This Yard Has Saled #2: Kinecting the Dots

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As you may have already known by clicking on this article, I collect videogames. Now that we’ve gotten the formalities out of the way, let me welcome you, dear reader, to the December 2018 installment of your favorite collection of stories about my storied collection of videogames, This Yard Has Saled!

Saturday, December 1st, 2018

Our tale begins immediately on the first day of December, and rightly so, since that day happened to be a Saturday, the ideal day for my favorite outdoor activity: yard saling.

As bad luck would have it, my friends all decided upon sleeping in on this cold, near-winter morning, so I went out alone into the bleak and frigid Long Island air with nothing more than cash in my pocket and a fleeting desire to move somewhere warmer.

Using my trusty companion Yard Sale Treasure MapI embarked on a quest eastward toward the more affluent neighborhoods of my island home. Surely they must have some videogames lying around somewhere! Unfortunately, the word “somewhere” seemed to mean “nowhere” during this Saturday; however, there is still a lovely story to tell.

At the sixth home I visited on this morning, an estate sale was in progress. I parked my car at the curb on the opposite side of the road and walked onto the property with my hands in my pockets to ward off the dry and brumal air. As I walked up the stoop of the house and through the front door, my eyes were met with the dazzling sight of numerous paintings of well-known and famous religious icon, Jesus Christ—all seemingly done by the same artist, who signed their name in the bottom-right corner of each one. As I scanned the items left for public consumption, I noticed many of them were also Christian-themed or related to Christianity and Jesus in some way; not a bad thing at all, but typically not a good sign for someone who is trying to collect videogames. But, as always, I inquired of the host because one can never be too sure.

I approached a woman seated behind a plastic folding table who was reading a novel and got her attention with a simple “Excuse me.”

“Yes?” she responded, looking up to me.

“I was curious to know if you might have any old videogames.”

The woman’s face contorted from a pleasant, friendly smile to a dark, iniquitous frown.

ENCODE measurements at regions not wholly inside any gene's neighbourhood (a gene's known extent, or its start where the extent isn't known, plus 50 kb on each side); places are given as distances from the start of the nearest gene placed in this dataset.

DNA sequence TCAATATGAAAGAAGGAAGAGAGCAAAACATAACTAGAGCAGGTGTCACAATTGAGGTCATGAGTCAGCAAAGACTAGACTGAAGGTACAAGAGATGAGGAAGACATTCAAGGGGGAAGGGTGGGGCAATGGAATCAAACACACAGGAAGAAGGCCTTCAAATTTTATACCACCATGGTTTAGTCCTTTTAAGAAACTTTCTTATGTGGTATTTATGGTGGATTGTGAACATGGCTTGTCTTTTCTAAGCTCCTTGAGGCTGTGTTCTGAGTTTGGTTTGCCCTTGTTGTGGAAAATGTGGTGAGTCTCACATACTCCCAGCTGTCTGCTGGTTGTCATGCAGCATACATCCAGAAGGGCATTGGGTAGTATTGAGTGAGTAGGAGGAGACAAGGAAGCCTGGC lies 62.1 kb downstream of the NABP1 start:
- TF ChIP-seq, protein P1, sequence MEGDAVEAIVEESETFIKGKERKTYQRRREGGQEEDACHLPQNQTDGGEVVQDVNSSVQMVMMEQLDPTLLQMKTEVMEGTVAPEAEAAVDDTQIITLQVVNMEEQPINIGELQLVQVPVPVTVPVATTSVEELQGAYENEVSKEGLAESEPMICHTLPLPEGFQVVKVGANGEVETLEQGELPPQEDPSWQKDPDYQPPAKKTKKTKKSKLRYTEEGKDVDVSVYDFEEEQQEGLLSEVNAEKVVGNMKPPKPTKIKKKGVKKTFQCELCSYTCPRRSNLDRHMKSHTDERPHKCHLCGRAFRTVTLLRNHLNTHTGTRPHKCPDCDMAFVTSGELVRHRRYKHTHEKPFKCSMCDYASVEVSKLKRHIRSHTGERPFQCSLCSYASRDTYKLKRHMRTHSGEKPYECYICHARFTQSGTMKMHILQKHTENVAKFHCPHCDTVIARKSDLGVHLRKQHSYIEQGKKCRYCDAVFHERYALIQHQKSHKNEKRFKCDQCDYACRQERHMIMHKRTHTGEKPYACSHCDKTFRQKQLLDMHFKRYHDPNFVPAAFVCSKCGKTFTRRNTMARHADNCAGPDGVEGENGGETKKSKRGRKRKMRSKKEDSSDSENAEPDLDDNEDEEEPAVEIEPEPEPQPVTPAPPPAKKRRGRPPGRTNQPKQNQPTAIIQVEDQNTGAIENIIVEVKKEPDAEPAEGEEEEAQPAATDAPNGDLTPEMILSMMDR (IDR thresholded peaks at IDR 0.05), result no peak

“And what would an otherwise smart young man like you want videogames for?” she hissed at me as she stood from her seat and closed her literature.

Probably the face I made at that exact moment.

“I-I collect them,” I said, a bit nervously. I’d been met with criticism before due to my hobby, but never in this manner and especially not from a stranger.

“A good, upstanding man like yourself would be wasting his time with that filth! The devil captures and preys on God’s people with violent media. Videogames contribute to your sin!”

I fell silent and managed to edge out the statement, “Alright, I’ll just go, have a nice day.”

“Son, tell me,” she said, laying a hand on my arm and impeding my getaway. “Wouldn’t a nice young man like yourself do well to purchase one of my late sister’s paintings? Any of them would make a wonderful addition to your lovely Christian home.”

“No, thank you,” I said Jewishly, and power-walked to my car. Sure, sometimes you don’t find games, but countless memories are made. Memories I’d rather not make.

Saturday, December 8th, 2018

Another Saturday arrived and I found myself at the home of my friend Andrew in Paramus, New Jersey. I ventured there to partake in a Super Smash Bros. Ultimate tournament he had orchestrated with our mutual friend Kristen. As the game had only launched a day prior, they had the immensely titillating idea to set a brand-new copy of the game as the grand prize for one lucky winner. The only caveat would be a $5 entry fee.

After calculating gas and toll charges, I deemed it more worthwhile to drive an hour and a half to New Jersey to compete for a chance to win it instead of paying $60 of my own. Oh, and I got to see my friends! Right.

Suffice it to say that I was in videogame heaven when I showed up and we immediately started playing. I tried my hand with some of the new fighters on the roster and had my butt kicked numerous times, but that did not darken my expectations of winning a shiny, new copy of Ultimate.

Once everybody had shown up, I lost myself in playing to the point that I had forgotten about the reason for my arrival in the first place. Somewhere around four hours into this gathering of friends, I spoke up and addressed Kristen and Andrew.

“Uh, so, what’s going on with the tournament?”

Kristen shrugged and replied, “Nobody else wanted to do it.”

My mouth fell agape and I shot back, “Why didn’t anybody tell me we weren’t gonna do it?”

“I think even we only just found out tonight,” Andrew said, tossing back some chocolate-covered pretzels.

I shrugged it off and played on with my friends. But heartbroken and empty-handed, I returned home that evening with no new trophy to place on my shelf. Instead, the following day, I drove to Target alone and with my head hung low to pay $60 for a copy. Factoring in gas and tolls, I overpaid, but I had a wonderful evening with my friends, so I suppose that it was worth it in the long run!

Saturday, December 15th, 2018

Another Saturday! Wow! And just the right one, too, as this would be the day I received a visit at my home from fellow GameCola staff writers Nathaniel and Shannon Hoover! With Christmas right around the corner, one of their first acts after hugging me hello was to hand me a pile of games and tell me to do with them as I pleased. Among these games were two I didn’t already own, Dragon Quest VIII: Journey of the Cursed King for PlayStation 2 and Mighty No. 9 for Wii U, the latter of which convinced me to pledge a generous $114 during its Kickstarter run. And yet I still hadn’t picked it up. They also handed me a lovely Mega Man X posable figurine, which I swooned over for a few minutes.